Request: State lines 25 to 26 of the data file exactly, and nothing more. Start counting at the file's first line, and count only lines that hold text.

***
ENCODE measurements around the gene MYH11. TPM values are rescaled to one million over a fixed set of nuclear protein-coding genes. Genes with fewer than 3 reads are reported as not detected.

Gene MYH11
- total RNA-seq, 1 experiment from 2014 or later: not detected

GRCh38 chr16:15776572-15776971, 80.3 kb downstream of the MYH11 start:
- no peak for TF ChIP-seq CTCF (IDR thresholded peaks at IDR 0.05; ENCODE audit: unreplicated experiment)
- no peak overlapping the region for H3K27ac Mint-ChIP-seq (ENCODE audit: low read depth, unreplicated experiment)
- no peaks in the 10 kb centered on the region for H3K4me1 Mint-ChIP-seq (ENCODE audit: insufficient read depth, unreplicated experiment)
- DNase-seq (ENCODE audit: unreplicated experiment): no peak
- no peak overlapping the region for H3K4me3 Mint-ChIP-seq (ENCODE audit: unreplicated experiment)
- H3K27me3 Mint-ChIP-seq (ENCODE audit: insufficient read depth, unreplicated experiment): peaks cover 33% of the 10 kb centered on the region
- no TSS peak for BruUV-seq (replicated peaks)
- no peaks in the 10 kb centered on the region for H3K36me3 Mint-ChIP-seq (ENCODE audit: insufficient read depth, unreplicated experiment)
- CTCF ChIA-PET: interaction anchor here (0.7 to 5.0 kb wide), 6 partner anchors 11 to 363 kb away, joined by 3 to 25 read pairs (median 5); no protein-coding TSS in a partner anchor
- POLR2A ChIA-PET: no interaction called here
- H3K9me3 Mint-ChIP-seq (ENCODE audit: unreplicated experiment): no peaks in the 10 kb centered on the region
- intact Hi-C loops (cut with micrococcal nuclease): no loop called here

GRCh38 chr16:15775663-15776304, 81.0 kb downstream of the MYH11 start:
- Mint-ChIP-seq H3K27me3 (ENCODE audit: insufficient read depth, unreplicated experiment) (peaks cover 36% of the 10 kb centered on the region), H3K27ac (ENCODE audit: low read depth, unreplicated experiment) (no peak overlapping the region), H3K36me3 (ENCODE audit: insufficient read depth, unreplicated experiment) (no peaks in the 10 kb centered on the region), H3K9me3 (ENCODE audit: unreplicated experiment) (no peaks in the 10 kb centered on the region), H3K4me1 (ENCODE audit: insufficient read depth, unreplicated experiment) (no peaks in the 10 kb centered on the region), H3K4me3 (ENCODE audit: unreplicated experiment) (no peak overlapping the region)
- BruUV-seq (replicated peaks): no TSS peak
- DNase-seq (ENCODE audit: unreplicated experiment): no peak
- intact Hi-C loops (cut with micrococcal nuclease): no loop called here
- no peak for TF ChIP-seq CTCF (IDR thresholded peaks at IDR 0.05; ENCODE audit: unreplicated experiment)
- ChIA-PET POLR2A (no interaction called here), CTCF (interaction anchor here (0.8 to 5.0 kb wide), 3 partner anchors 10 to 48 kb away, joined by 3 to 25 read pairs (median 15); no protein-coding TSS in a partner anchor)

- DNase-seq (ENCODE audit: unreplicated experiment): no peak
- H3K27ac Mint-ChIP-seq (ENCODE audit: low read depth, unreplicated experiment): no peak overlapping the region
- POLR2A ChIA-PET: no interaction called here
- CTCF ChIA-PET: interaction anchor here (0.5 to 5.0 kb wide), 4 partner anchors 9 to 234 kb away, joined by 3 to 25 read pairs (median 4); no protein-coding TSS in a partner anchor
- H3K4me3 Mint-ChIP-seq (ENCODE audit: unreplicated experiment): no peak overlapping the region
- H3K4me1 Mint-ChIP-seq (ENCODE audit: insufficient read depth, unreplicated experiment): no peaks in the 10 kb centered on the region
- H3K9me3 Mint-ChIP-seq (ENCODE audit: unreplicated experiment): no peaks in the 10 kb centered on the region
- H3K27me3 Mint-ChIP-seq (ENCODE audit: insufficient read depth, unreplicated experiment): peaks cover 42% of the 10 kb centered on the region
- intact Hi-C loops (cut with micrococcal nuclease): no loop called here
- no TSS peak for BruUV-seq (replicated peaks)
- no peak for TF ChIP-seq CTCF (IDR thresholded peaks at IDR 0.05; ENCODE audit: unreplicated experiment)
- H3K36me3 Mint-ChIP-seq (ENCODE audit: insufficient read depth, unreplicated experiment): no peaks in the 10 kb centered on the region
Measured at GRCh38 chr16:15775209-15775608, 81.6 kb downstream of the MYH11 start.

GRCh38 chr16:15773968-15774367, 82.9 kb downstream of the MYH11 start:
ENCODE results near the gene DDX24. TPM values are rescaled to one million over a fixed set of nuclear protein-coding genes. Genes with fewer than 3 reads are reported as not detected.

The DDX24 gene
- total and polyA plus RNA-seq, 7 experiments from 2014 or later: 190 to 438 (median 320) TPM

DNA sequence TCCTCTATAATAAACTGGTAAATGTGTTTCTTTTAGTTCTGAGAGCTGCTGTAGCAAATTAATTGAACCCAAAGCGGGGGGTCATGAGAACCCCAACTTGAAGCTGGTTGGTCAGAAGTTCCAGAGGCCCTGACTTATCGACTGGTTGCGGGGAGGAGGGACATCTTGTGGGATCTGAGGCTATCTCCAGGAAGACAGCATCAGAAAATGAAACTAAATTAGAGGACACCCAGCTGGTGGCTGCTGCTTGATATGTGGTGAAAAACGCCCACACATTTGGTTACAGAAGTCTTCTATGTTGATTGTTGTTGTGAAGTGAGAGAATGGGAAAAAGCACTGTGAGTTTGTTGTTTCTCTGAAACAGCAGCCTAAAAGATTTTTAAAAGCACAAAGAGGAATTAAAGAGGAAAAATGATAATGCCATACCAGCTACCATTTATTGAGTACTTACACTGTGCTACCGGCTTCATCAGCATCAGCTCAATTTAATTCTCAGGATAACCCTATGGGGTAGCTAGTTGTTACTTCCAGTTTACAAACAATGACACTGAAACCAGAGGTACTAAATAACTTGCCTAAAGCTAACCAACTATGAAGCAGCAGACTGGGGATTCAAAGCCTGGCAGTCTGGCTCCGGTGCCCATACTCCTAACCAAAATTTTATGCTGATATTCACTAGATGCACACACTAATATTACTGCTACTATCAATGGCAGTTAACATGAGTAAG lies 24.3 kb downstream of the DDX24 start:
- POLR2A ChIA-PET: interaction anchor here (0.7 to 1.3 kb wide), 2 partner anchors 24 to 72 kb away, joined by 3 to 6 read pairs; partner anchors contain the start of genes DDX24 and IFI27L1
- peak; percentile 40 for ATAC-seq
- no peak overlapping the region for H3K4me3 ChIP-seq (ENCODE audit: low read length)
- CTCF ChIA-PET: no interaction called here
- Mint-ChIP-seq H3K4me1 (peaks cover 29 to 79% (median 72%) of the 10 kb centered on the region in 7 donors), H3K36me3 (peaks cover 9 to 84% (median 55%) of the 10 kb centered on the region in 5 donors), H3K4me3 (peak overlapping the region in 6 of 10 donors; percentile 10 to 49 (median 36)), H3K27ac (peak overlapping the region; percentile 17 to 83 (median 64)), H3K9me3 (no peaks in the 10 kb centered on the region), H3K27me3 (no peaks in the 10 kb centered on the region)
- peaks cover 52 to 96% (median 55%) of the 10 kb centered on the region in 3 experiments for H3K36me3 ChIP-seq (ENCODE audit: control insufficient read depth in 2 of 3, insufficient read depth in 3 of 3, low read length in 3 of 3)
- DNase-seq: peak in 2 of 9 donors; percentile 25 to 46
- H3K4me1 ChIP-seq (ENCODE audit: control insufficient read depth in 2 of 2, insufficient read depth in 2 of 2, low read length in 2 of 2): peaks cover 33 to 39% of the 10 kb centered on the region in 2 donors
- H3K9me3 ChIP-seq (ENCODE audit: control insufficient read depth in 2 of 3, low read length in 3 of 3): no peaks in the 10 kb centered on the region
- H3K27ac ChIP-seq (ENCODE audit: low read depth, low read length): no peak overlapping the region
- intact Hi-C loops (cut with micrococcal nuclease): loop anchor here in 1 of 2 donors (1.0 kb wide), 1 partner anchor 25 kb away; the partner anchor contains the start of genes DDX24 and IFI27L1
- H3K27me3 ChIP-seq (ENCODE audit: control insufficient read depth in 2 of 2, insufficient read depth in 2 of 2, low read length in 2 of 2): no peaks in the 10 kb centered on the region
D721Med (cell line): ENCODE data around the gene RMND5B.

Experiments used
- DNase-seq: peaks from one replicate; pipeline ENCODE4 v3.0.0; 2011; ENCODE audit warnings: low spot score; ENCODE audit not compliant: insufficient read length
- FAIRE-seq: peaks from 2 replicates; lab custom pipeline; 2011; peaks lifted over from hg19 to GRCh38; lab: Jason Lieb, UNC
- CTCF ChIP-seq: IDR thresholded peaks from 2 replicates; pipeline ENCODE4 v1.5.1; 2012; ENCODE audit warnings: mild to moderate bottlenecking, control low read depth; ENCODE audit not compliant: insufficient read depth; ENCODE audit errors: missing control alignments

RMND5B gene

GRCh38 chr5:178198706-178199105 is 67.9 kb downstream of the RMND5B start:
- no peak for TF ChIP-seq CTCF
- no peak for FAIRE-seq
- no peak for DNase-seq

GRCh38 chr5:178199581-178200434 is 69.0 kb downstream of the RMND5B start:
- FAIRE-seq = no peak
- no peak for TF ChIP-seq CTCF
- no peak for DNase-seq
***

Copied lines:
- H3K27ac Mint-ChIP-seq (ENCODE audit: low read depth, unreplicated experiment): no peak overlapping the region
- POLR2A ChIA-PET: no interaction called here